Clear communication requires understanding readers from perspectives of technical communication, cognitive psychology, usability, human-computer interaction, information design, and information science. Designing and clearly communicating information involves understanding multiple perspectives of the readers’ experiences and understanding their motivations and rationale that drives their behavior. The research in diverse areas has all examined the issue though different lenses. However, there has not been an attempt at transforming the academic studies into a form accessible to technical communication students or to practitioners charged with designing and creating the content. There are no clear-cut, correct/incorrect answers in this domain of communicating technical content. There are only tradeoffs; the ever-present “it depends” answer. It is the job of the professionals working within their field to identify those tradeoffs and know the benefits and costs of each side in the tradeoff. A major goal of this book is to provide the foundation which a design team can use to judge and explain those tradeoffs and benefits.
Human-Information Interaction focuses on communicating information, not creating information. Developing information which clearly communicates and fits people’s needs requires understanding how people think and what drives their decision processes. To help achieve that goal, this book works to:
?Lay a theoretical foundation that would enable design teams to use empirically grounded principles for predicting the effects of design alternatives on comprehension within a specific environment. In the process, it synthesizes technical communication, cognitive psychology, socio-technical system, and interface design research as it applies to people working to gain an understanding of a situation.
?Provide a framework that establishes a solid theoretical foundation that allows the design teams to predict people’s needs and behavior in order to make well-informed decisions about how to structure the content they must communicate.
?Provide an understanding of how people interact with and understand information at a much deeper level as it communicates multi-disciplinary research findings in a way that fits the needs of design teams tasked with creating technical information.
?Bring into focus the many issues that impede a reader along the path from comprehending data and transforming it into information relevant to the current situation.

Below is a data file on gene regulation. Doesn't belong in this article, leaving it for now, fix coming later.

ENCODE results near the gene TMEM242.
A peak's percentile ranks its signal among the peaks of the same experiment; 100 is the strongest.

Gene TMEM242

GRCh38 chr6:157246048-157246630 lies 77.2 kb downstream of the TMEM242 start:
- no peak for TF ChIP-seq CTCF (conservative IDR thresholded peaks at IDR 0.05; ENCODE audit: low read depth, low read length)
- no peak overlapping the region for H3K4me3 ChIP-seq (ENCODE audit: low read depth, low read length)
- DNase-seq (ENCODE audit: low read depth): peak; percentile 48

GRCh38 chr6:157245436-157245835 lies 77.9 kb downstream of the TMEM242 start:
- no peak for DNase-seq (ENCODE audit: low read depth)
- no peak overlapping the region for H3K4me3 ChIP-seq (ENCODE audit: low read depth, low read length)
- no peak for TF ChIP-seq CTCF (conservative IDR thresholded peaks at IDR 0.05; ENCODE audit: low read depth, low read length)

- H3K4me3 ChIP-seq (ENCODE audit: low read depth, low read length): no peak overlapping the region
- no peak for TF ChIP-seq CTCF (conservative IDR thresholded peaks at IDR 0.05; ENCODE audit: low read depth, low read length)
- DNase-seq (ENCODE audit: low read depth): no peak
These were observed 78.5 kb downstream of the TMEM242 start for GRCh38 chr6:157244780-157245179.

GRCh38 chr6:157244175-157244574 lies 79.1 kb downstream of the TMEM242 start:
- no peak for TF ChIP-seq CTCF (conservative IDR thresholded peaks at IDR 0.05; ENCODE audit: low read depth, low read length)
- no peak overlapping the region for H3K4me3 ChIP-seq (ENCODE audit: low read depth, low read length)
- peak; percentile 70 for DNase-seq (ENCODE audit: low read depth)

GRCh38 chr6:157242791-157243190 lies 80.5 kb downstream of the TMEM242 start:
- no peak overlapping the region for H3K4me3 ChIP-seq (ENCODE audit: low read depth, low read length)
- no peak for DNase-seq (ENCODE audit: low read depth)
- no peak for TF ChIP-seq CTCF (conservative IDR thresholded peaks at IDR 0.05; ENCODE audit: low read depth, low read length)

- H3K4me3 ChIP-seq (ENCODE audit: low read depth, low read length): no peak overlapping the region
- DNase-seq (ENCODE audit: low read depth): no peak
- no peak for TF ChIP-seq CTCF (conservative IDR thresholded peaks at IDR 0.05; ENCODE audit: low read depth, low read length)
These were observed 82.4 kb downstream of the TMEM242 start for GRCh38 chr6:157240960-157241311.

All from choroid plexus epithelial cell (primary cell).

The writing style is a long, detailed literature review, which connects the research across a range of fields with the skills required by a people practicing within the fields devoted to producing and communicating technical information. The book works to provide practical knowledge based on a sound theoretical foundation for allowing people to engage in a meaningful dialogue as they make decisions with respect to designing that communication. Besides being a reference for the academic researcher or practicing technical communicator, the book is written so it can be used as a graduate textbook for either a foundational or theories of technical communication course.
Most books are written from the viewpoint of the designer or writer. They constantly make comments such as: “the designer needs to consider how…” or they provide specific guidelines for how to design a page. But this book does not take that approach. It is written from the viewpoint of how a reader interacts with text, not from the viewpoint of how to design that text. That viewpoint is then connected back to what a design team needs to consider to allow a reader to comprehend the text. There are many books that explain how to design and create content; there does not seem to be any other book thaty focuses on explaining how people read, comprehend, and use that content. It may seem trivial; people pour a cup of coffee, sit down, and read what is placed before them. But that is not even close to reality. For a designer to understand what will motivate people to read, comprehend, and properly use information in a specific content, they need to understand the factors which go into people interacting with a text. This book strives to provide that understanding.